valorize

verb
val·​o·​rize | \ ˈva-lə-ˌrīz How to pronounce valorize (audio) \
valorized; valorizing

Definition of valorize

transitive verb

1 : to enhance or try to enhance the price, value, or status of by organized and usually governmental action using subsidies to valorize coffee
2 : to assign value or merit to : validate

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Other Words from valorize

valorization \ ˌva-​lə-​rə-​ˈzā-​shən How to pronounce valorize (audio) \ noun

Examples of valorize in a Sentence

Recent Examples on the Web Friends said Baker had a conservative, Christian upbringing and was taught to valorize the military, his father having served in the National Guard and the Coast Guard Reserve. Star Tribune, "After the FBI warned about far-right attacks, agents arrested a leftist ex-soldier," 16 Feb. 2021 Too many companies valorize truly unhealthy working conditions — 70-80 hours a week, perpetual availability, late hours, weekends given over to work urgencies, the complete erasure of boundaries. Roxane Gay, New York Times, "No More All-Nighters!," 24 Dec. 2020 The industry that contributed to Germinio’s early demise would help valorize him. David Segal, New York Times, "Why Are There Almost No Memorials to the Flu of 1918?," 14 May 2020 But Charlie’s connection to the theater is meant as the opposite of satire; it’s not deployed to belittle but to valorize. Jesse Green, New York Times, "Is Theater Ridiculous? Movies, TV and Books Seem to Think So," 30 Dec. 2019 As with all shows about antiheroes — such as Breaking Bad or The Sopranos — there’s a contingent of House of Cards fans who see Frank Underwood as a hero, someone to valorize and emulate. Alissa Wilkinson, Vox, "Kevin Spacey released a bizarre video evoking Frank Underwood, apparently to defend himself," 24 Dec. 2018 On Twitter, Megan McArdle suggested to me that the fix for the family structure problem is for Hollywood to become moralistic and scoldy about unmarried parents and to valorize bourgeois conventionality. Matthew Yglesias, Vox, "Family structure matters, but can we do anything about it?," 5 Oct. 2018 But a curious thing has happened in the half-century since his death — those who opposed him now valorize him. Jemar Tisby, Washington Post, "Why so many white churches resisted Martin Luther King Jr.’s call," 15 Jan. 2018 The Spanish state codified the process and ingredients to regulate the quality and geographic origins of Idiazabal cheese, a strategy to valorize this local product in the larger market place. Michael Atwood Mason, Smithsonian, "After 50 Years of Song, Dance, Food, Even Hog Calling, at the Folklife Festival, Is It Still Worthwhile?," 21 June 2017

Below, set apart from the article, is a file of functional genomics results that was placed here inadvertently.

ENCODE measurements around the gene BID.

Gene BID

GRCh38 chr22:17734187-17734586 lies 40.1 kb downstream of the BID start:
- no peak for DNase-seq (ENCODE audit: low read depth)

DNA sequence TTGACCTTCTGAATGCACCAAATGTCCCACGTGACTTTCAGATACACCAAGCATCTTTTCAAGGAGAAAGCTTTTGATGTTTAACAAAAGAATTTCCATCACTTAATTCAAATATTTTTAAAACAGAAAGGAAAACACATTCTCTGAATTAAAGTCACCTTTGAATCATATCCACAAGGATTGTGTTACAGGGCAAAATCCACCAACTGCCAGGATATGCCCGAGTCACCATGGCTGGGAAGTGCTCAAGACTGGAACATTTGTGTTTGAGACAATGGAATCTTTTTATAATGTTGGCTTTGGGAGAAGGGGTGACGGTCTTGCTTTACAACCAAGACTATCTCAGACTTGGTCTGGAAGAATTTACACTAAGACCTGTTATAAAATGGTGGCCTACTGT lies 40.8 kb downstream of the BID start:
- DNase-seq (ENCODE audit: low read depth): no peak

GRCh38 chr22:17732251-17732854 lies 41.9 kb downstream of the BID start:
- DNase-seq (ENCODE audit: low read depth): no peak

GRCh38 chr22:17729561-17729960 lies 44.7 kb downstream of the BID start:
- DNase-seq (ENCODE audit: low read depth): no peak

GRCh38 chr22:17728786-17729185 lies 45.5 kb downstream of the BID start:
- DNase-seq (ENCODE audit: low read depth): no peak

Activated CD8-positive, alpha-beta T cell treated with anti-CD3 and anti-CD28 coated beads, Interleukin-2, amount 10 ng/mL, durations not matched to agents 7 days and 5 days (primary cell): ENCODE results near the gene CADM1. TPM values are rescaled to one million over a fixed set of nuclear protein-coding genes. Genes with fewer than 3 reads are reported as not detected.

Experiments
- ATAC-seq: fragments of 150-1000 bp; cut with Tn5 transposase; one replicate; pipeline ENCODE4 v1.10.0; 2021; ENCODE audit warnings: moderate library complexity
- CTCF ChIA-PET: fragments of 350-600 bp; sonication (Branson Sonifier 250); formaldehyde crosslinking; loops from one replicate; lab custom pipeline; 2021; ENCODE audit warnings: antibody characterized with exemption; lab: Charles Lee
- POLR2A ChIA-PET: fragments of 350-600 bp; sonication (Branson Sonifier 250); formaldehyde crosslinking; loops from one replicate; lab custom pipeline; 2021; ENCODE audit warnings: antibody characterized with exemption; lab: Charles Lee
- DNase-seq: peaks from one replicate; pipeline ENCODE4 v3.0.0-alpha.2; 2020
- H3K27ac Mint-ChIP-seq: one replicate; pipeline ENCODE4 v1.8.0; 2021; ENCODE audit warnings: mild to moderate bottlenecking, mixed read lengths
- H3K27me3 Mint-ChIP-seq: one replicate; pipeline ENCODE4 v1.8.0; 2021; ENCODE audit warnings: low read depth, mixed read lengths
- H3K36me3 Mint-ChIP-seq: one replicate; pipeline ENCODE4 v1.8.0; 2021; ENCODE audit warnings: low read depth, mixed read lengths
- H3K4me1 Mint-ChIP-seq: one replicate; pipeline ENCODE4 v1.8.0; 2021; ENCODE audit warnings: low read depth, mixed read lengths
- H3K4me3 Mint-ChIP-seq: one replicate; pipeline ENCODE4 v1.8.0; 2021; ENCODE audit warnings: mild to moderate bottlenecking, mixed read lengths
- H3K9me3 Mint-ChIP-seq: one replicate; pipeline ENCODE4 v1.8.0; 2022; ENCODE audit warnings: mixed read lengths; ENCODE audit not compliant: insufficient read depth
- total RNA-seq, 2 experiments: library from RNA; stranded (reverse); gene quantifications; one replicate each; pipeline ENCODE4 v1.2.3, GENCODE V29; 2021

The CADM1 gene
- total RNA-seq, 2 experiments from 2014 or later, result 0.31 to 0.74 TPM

These example sentences are selected automatically from various online news sources to reflect current usage of the word 'valorize.' Views expressed in the examples do not represent the opinion of Merriam-Webster or its editors. Send us feedback.

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First Known Use of valorize

circa 1906, in the meaning defined at sense 1

History and Etymology for valorize

back-formation from valorization, borrowed from Portuguese valorizacão, from valorizar "to enhance the value of" (from valor "value, worth"—going back to early Medieval Latin—+ -izar -ize) + -acão -ation — more at valor

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Time Traveler for valorize

Time Traveler

The first known use of valorize was circa 1906

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Statistics for valorize

Last Updated

26 Feb 2021

Cite this Entry

“Valorize.” Merriam-Webster.com Dictionary, Merriam-Webster, https://www.merriam-webster.com/dictionary/valorize. Accessed 6 Mar. 2021.

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